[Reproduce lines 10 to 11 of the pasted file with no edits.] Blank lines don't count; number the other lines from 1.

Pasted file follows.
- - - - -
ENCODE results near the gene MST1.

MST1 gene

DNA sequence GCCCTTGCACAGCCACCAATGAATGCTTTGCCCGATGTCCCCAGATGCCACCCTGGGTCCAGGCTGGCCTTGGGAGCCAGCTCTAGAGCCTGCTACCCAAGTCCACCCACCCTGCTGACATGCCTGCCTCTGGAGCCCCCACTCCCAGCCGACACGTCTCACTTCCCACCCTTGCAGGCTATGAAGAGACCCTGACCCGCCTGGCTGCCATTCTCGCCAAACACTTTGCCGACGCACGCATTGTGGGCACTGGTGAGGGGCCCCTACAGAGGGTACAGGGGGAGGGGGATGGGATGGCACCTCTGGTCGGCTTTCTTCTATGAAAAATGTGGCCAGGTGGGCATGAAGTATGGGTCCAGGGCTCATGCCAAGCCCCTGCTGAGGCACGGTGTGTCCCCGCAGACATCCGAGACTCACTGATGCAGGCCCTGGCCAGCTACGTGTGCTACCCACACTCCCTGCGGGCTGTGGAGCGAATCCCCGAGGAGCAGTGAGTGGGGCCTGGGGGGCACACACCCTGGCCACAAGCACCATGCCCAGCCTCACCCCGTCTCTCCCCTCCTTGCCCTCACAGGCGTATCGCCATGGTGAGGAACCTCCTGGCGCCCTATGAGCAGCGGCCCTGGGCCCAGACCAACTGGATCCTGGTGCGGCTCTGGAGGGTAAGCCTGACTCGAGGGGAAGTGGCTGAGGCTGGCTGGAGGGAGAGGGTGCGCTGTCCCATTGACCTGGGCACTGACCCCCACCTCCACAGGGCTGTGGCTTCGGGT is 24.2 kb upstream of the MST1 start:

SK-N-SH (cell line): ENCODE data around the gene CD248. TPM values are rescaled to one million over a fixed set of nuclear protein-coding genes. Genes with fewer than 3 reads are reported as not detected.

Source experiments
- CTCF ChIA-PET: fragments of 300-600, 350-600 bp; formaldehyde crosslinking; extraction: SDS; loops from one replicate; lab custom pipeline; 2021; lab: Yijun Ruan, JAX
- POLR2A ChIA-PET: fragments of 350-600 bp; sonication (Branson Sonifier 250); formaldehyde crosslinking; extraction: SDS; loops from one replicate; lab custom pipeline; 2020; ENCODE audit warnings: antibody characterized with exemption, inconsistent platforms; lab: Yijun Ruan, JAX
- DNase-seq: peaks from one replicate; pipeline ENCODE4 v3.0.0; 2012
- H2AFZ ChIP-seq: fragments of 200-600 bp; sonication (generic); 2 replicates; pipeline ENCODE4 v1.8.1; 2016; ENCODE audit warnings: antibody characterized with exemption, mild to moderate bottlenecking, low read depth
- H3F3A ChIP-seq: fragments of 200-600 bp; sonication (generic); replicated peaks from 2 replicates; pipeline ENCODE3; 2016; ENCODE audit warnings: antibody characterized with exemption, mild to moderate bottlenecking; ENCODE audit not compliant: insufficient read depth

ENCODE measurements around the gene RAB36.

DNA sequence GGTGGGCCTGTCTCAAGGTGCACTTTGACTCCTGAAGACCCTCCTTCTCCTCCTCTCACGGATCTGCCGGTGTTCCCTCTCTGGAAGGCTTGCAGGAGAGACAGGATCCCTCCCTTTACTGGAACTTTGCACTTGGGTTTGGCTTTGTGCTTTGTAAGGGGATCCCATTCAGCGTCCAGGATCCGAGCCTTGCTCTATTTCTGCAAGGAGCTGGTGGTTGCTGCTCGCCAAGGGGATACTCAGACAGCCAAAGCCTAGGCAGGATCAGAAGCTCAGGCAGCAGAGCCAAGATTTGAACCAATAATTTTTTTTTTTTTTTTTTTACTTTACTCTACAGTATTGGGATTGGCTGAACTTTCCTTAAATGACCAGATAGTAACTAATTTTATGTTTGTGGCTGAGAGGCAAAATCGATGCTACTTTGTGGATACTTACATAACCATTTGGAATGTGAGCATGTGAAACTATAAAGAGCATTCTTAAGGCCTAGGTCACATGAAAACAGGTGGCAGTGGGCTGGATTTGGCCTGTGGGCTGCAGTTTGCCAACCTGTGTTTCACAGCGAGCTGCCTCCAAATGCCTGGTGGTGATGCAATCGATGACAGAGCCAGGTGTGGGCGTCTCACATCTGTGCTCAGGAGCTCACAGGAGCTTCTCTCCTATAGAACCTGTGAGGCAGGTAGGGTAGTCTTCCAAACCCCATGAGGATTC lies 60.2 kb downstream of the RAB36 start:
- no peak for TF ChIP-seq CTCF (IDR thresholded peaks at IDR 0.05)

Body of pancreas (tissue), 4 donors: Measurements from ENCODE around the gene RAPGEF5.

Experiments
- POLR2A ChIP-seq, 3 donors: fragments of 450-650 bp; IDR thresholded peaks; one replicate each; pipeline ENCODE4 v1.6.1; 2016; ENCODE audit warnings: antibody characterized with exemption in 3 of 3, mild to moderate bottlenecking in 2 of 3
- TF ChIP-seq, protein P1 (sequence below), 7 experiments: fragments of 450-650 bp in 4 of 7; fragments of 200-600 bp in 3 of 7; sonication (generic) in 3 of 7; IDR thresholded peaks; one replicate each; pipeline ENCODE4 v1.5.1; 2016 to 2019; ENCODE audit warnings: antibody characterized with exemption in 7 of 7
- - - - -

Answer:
- H3F3A ChIP-seq: fragments of 200-600 bp; sonication (generic); replicated peaks from 2 replicates; pipeline ENCODE3; 2016; ENCODE audit warnings: antibody characterized with exemption, mild to moderate bottlenecking; ENCODE audit not compliant: insufficient read depth

ENCODE measurements around the gene RAB36.